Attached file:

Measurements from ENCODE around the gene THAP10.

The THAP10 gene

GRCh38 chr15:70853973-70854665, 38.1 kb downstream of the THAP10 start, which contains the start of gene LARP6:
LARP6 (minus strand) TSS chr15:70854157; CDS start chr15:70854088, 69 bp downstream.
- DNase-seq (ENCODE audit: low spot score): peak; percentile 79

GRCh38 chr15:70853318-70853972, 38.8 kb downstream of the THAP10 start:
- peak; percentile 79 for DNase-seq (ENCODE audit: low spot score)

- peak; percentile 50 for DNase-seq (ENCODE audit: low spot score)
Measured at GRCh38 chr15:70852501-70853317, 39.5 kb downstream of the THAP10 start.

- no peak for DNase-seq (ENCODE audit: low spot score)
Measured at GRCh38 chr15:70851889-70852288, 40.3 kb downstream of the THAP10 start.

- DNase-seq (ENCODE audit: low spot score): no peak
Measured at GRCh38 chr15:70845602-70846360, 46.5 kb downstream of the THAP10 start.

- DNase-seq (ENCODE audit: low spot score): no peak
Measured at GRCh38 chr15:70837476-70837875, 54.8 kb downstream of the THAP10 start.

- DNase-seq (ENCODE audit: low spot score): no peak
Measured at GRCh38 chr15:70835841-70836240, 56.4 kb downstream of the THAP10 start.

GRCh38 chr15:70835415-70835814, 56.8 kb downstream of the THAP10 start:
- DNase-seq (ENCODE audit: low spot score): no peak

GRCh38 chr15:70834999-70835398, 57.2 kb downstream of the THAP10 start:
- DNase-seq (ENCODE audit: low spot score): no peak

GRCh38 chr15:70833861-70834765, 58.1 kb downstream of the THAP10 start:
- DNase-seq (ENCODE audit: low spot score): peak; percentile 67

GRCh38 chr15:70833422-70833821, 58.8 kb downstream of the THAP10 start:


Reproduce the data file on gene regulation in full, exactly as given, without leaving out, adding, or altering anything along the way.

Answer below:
Measurements from ENCODE around the gene THAP10.

The THAP10 gene

GRCh38 chr15:70853973-70854665, 38.1 kb downstream of the THAP10 start, which contains the start of gene LARP6:
LARP6 (minus strand) TSS chr15:70854157; CDS start chr15:70854088, 69 bp downstream.
- DNase-seq (ENCODE audit: low spot score): peak; percentile 79

GRCh38 chr15:70853318-70853972, 38.8 kb downstream of the THAP10 start:
- peak; percentile 79 for DNase-seq (ENCODE audit: low spot score)

- peak; percentile 50 for DNase-seq (ENCODE audit: low spot score)
Measured at GRCh38 chr15:70852501-70853317, 39.5 kb downstream of the THAP10 start.

- no peak for DNase-seq (ENCODE audit: low spot score)
Measured at GRCh38 chr15:70851889-70852288, 40.3 kb downstream of the THAP10 start.

- DNase-seq (ENCODE audit: low spot score): no peak
Measured at GRCh38 chr15:70845602-70846360, 46.5 kb downstream of the THAP10 start.

- DNase-seq (ENCODE audit: low spot score): no peak
Measured at GRCh38 chr15:70837476-70837875, 54.8 kb downstream of the THAP10 start.

- DNase-seq (ENCODE audit: low spot score): no peak
Measured at GRCh38 chr15:70835841-70836240, 56.4 kb downstream of the THAP10 start.

GRCh38 chr15:70835415-70835814, 56.8 kb downstream of the THAP10 start:
- DNase-seq (ENCODE audit: low spot score): no peak

GRCh38 chr15:70834999-70835398, 57.2 kb downstream of the THAP10 start:
- DNase-seq (ENCODE audit: low spot score): no peak

GRCh38 chr15:70833861-70834765, 58.1 kb downstream of the THAP10 start:
- DNase-seq (ENCODE audit: low spot score): peak; percentile 67

GRCh38 chr15:70833422-70833821, 58.8 kb downstream of the THAP10 start: